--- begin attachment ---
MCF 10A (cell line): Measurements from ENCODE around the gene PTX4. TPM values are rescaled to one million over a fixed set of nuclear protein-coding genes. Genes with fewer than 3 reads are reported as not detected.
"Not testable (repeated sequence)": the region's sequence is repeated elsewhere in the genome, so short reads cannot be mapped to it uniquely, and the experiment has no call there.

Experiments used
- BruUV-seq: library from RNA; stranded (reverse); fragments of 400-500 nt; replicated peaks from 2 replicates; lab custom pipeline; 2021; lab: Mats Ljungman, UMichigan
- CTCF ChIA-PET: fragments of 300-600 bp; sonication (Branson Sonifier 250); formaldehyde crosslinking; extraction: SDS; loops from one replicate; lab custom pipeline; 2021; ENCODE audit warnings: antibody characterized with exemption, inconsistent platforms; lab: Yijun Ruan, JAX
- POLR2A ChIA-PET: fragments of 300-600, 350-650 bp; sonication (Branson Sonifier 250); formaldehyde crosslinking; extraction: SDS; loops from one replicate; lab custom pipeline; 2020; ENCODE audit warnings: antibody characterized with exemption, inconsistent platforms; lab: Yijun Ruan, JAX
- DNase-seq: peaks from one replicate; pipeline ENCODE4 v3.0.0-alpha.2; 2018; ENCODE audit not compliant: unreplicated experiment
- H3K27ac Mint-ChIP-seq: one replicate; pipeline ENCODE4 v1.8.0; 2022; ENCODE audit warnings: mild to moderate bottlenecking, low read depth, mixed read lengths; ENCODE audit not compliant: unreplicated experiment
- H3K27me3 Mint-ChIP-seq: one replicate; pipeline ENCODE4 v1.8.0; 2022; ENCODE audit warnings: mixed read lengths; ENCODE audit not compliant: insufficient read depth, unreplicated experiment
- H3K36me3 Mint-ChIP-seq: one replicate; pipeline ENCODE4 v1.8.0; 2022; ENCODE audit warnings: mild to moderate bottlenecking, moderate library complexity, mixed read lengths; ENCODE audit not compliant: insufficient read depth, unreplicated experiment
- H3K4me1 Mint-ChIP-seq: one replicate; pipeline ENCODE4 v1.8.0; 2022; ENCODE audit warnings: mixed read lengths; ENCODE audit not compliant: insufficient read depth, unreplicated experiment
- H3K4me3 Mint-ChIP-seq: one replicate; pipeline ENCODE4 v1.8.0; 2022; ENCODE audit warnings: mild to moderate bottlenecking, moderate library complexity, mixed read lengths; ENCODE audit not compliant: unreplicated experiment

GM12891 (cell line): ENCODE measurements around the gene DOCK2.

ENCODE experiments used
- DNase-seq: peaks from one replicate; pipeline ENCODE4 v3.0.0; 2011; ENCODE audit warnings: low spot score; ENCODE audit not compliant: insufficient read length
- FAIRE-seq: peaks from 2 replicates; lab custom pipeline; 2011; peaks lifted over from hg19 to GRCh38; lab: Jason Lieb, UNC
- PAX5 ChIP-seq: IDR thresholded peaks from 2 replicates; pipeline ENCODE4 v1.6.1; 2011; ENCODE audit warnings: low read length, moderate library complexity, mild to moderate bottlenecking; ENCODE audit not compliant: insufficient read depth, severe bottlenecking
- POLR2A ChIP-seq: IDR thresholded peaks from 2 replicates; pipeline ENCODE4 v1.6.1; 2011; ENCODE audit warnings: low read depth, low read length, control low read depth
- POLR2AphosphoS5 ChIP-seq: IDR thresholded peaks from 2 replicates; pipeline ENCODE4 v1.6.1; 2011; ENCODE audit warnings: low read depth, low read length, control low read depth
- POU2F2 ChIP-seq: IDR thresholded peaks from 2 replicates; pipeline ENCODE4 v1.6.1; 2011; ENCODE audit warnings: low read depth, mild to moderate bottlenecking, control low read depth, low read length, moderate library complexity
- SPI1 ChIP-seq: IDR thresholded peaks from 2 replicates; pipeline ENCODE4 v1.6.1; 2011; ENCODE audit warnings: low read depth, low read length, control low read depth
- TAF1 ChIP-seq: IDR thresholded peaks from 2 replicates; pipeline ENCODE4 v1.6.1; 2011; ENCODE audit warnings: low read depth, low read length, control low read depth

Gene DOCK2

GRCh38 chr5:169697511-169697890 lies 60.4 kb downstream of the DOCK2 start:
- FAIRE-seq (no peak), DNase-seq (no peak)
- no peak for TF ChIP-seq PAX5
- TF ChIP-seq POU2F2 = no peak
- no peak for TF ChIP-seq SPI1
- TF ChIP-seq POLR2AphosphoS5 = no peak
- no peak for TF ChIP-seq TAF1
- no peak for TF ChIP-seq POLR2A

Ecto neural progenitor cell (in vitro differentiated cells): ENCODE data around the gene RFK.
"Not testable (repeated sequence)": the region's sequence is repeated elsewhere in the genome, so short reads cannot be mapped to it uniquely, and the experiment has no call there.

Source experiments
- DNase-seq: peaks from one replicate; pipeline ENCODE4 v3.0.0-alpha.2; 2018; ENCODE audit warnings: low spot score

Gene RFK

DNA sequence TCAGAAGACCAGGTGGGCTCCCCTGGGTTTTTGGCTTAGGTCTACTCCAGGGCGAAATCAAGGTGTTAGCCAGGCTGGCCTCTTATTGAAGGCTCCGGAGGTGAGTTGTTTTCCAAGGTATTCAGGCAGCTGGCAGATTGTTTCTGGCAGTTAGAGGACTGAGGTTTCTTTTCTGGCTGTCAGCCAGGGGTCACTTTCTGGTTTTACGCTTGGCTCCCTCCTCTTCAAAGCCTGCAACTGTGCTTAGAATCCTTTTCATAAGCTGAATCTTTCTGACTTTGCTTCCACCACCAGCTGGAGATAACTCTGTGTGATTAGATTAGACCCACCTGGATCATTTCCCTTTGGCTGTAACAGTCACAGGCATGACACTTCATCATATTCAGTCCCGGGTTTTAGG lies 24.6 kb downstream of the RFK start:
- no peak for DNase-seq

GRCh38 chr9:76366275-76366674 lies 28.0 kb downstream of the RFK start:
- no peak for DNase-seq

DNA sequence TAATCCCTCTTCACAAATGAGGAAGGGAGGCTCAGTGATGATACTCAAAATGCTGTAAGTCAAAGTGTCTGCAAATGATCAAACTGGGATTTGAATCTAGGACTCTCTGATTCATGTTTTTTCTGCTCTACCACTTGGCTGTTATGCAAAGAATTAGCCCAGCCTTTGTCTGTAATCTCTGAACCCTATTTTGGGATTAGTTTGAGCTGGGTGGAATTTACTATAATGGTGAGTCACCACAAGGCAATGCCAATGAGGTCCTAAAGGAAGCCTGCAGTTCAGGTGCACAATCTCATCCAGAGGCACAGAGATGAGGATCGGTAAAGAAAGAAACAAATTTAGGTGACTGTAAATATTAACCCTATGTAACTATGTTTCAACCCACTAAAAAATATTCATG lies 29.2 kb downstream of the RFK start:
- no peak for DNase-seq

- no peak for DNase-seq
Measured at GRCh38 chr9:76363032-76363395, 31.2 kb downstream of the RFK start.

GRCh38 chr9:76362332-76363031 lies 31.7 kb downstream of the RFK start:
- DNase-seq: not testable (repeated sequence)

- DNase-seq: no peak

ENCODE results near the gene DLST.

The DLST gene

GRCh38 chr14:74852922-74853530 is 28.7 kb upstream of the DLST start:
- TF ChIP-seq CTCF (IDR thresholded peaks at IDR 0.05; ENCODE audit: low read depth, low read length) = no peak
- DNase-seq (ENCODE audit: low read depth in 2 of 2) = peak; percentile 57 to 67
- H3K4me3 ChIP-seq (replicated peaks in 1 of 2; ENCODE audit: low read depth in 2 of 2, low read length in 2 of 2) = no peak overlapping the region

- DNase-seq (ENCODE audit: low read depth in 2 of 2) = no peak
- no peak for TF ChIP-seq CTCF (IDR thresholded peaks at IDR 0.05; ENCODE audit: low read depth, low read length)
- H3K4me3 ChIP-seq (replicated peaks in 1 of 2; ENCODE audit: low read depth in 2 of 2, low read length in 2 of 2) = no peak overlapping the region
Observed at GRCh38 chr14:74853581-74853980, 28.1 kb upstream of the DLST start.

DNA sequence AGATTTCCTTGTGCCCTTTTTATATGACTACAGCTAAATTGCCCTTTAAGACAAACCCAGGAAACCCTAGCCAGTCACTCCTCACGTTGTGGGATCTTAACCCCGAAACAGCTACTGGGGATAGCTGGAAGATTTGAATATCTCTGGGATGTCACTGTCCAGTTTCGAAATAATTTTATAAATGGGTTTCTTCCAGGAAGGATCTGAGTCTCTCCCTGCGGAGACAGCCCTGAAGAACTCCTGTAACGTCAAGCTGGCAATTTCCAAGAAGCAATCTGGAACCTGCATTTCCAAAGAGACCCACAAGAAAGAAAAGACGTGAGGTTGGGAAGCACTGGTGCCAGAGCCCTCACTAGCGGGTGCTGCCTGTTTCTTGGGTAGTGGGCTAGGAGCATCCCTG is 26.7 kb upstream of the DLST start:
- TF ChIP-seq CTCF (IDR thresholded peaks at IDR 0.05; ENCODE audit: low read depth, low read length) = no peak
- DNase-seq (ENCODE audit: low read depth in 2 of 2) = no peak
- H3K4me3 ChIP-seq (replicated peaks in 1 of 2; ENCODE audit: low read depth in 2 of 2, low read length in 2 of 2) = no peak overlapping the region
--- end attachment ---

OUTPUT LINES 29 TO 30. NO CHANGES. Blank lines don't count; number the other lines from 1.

- TF ChIP-seq POLR2AphosphoS5 = no peak
- no peak for TF ChIP-seq TAF1